Since his inauguration, President Bush has been chipping away at every piece of environmental protections for our nation's forests. From exempting the Tongass National Forest from the Roadless Rule, to using greenwashing doublespeak to deceive the public, Bush as proven he has no interest in our nation's natural heritage, except on how to exploit it.
January 20, 2001: Since Day One-Rollin' Back Environmental Safeguards
On his inauguration day, President Bush orders all federal agencies to cease proposing new regulations, withdraw all new regulations not yet posted in the Federal Resister and postpone implementing for 60 days any new regulations that had been published. With a roaring start, the Bush administration's full tilt systematic dismantling of the safeguards that protect our nation's clear air, clean water, national forests and other public lands is full-speed ahead. These safeguards had been put in place over many decades by both Republican and Democratic administrations.
May 4, 2001: Promises, Promises…
The Bush administration announces that it will uphold the popular Roadless Area Conservation Rule, which protects 58.5 million acres of intact wild forests in our national forest system from most forms of logging and road construction. This law passed with overwhelming public support. However, it was soon to be reversed.
July 10, 2001: Pickin' the Right Fox for the Henhouse
President Bush nominates Mark Rey - a long-time timber industry lobbyist - to oversee the U.S. Forest Service as Under Secretary for Natural Resources and Environment. After serving 18 years as the logging industry's principle lobbyist, Rey made his name in politics as a staff member with the Senate Energy and Natural Resources Committee. There, he was the "key architect" (National Journal, 1997) of the "logging without laws Salvage Rider," which The Washington Post called, "arguably the worst piece of public lands legislation ever." Under the Salvage Rider - with environmental laws suspended and meaningful pubic participation banned - enough trees were cut from America's national forests to fill log trucks lined up for over 6,800 miles.
August 12, 2001: Promises Broken
The Forest Service - led by Bush-appointed Chief Dale Bosworth - issues a policy that temporarily exempts Alaska's Tongass National Forest and 11 other national forests from the Roadless Rule until all logging industry legal challenges to the rule are resolved. In this policy, Bosworth, in a misuse of authority, allows road building and logging in roadless areas on all other national forests at his discretion while the legal challenges are under review.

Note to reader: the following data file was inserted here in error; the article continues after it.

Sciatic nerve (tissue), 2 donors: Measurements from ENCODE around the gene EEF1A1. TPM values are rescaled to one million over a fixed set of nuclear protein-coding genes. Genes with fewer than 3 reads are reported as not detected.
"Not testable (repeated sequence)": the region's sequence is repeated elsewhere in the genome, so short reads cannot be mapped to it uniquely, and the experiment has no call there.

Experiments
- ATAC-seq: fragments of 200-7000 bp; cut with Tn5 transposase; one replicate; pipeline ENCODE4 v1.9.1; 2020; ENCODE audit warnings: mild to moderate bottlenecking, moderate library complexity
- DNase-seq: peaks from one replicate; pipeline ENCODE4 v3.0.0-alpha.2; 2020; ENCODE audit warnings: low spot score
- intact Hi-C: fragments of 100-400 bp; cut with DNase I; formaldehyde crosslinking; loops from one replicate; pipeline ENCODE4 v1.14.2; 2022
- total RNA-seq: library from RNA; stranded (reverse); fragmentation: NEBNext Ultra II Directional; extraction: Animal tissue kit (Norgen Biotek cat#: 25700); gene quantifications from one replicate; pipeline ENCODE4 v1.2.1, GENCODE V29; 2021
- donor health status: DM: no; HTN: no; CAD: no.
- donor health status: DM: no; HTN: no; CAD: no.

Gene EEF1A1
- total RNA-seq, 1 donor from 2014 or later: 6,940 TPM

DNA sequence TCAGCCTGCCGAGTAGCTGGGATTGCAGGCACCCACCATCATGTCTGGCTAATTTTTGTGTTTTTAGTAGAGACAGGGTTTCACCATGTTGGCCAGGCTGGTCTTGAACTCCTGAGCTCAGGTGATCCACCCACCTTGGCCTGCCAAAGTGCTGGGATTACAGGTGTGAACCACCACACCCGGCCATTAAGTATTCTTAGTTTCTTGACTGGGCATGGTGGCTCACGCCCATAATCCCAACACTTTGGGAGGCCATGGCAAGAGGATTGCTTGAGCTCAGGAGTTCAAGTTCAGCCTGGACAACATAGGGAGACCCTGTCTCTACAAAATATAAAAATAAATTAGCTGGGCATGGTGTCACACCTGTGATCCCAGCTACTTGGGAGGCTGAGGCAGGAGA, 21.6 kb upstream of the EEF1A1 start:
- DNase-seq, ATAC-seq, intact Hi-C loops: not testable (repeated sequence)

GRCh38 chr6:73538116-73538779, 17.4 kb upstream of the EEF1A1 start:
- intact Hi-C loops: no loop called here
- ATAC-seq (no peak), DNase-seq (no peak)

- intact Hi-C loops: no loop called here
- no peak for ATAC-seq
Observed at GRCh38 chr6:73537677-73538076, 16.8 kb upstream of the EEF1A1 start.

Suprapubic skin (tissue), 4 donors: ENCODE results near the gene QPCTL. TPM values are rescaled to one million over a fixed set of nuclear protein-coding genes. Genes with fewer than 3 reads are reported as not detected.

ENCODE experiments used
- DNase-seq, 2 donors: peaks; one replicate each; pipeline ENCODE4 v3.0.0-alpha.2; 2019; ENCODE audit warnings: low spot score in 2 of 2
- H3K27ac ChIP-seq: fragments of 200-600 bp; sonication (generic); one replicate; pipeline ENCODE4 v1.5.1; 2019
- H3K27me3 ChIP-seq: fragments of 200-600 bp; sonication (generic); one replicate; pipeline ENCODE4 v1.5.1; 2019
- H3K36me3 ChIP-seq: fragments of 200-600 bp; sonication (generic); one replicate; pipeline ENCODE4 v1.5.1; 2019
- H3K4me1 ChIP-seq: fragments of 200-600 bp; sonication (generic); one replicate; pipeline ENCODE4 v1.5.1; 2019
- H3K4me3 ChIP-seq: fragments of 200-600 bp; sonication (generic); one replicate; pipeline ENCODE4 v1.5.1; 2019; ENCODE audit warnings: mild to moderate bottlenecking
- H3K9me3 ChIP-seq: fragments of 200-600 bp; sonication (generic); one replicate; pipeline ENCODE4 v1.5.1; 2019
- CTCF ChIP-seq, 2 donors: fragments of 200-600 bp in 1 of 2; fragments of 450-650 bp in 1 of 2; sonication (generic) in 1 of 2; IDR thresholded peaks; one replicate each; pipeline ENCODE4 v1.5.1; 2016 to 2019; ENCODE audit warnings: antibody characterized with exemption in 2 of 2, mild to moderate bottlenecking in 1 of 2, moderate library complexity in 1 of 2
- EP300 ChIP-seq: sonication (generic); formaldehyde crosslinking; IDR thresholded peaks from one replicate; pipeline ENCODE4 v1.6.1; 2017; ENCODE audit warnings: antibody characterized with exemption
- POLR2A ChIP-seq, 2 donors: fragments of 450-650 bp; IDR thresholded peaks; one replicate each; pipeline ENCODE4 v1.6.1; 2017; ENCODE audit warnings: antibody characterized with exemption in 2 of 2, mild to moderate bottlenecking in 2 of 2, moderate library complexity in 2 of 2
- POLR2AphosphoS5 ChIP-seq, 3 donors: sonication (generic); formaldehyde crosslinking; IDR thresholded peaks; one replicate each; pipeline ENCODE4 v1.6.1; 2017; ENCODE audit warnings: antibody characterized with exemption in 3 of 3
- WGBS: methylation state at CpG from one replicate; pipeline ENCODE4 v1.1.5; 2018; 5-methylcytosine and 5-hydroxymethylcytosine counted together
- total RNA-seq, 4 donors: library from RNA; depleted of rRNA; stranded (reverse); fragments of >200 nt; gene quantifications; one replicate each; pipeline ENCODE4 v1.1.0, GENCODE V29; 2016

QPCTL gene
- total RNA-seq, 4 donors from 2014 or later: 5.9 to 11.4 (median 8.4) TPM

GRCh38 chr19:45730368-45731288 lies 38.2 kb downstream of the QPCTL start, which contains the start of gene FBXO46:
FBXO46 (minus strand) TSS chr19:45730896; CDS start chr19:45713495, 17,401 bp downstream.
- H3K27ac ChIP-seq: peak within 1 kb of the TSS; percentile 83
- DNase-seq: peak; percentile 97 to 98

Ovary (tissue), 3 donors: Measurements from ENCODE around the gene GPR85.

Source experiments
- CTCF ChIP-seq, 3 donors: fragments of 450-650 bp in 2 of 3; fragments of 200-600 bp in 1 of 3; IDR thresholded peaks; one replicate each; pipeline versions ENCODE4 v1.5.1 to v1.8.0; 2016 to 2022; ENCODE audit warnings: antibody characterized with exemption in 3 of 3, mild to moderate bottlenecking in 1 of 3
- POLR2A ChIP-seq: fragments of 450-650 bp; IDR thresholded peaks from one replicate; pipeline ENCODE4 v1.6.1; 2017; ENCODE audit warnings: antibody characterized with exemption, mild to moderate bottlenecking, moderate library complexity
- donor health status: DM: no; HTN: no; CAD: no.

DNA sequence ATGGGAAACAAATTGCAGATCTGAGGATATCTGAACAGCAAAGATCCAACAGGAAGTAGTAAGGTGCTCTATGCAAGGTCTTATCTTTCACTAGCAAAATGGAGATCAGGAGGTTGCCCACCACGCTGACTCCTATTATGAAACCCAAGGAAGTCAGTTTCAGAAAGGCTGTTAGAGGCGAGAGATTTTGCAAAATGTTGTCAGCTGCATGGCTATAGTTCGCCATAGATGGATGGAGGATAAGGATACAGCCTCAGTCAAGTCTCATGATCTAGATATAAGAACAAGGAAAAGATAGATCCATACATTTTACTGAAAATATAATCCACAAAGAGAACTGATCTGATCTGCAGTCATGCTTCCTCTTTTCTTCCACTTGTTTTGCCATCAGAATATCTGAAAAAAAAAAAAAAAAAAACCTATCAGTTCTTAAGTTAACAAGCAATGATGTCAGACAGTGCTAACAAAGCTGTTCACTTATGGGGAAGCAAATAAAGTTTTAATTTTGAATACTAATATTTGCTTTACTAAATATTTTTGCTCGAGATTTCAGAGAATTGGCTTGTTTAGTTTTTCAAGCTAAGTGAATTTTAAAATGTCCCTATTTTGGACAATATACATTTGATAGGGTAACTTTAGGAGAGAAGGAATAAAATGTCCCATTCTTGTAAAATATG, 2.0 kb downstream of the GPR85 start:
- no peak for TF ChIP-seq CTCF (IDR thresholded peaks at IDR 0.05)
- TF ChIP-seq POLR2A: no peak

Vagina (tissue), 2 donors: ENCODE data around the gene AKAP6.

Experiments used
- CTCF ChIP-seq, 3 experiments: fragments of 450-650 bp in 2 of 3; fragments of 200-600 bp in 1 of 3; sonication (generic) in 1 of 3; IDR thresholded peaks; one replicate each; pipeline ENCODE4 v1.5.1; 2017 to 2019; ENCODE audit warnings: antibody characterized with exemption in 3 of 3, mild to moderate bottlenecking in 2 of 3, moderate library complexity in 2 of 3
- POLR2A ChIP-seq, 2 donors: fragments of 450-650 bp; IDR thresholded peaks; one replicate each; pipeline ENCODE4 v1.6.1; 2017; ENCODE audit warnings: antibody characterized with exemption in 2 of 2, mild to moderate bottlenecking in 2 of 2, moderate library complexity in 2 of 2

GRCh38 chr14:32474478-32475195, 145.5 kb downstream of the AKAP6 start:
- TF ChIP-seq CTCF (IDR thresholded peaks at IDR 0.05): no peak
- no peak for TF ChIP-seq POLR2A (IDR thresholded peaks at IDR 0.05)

October 2, 2001: The Fox Assumes Control of the Henhouse
Former logging industry lobbyist Mark Rey is sworn in as Under Secretary for Natural Resources and Environment, giving him the responsibility for managing America's 155 national forests and 19 national grasslands on 192 million acres of public lands.
November 27, 2001: Cutting the Public Out of Public Lands
In order to push through one of the largest logging projects in agency history - the Bitterroot National Forest's Burned Area Recovery Plan - Forest Service Chief Bosworth circumvents the public appeals process by having his boss, Mark Rey, sign the massive logging plan. This blatant disregard for public involvement left the 4,400 citizens who commented on the draft plan out in the cold. A federal judge later criticized the Forest Service's move by saying the agency had elected "to take the law into its own hands."
December 14, 2001: Promises Broken...Yet Again
The Forest Service announces new guidelines that further reduce protections for roadless areas. Smaller, undeveloped forests adjacent to larger roadless areas are no longer protected from development. The changes also end mandatory environmental impact reviews of logging and road building impacts on roadless areas as well as squash the requirement for public participation in project planning.
January 18, 2002: See No Evil
The U.S. Fish and Wildlife Service, under former industry lobbyist, Gale Norton, concludes that 150 years of logging "has not appreciably affected" spotted owls, despite the fact that 90 percent of the spotted owl's habitat has been destroyed. This opens the floodgates for increased logging in the last ancient forests of the Pacific Northwest.
February 6, 2002: Giving Away the Public's Land
President Bush's 2003 budget authorizes the creation of "charter forests" whereby the management of publicly-owned national forestland would be turned over to local private partnerships.
April 12, 2002: Taking Out the Teeth
A draft report by the U.S. Forest Service reveals that the agency intends to "streamline" rules protecting the environment and limit public challenges to its decisions. Within two years the agency would implement regulations limiting external review of the impacts of projects on endangered species.
August 22, 2002: Horizontal Forests Initiative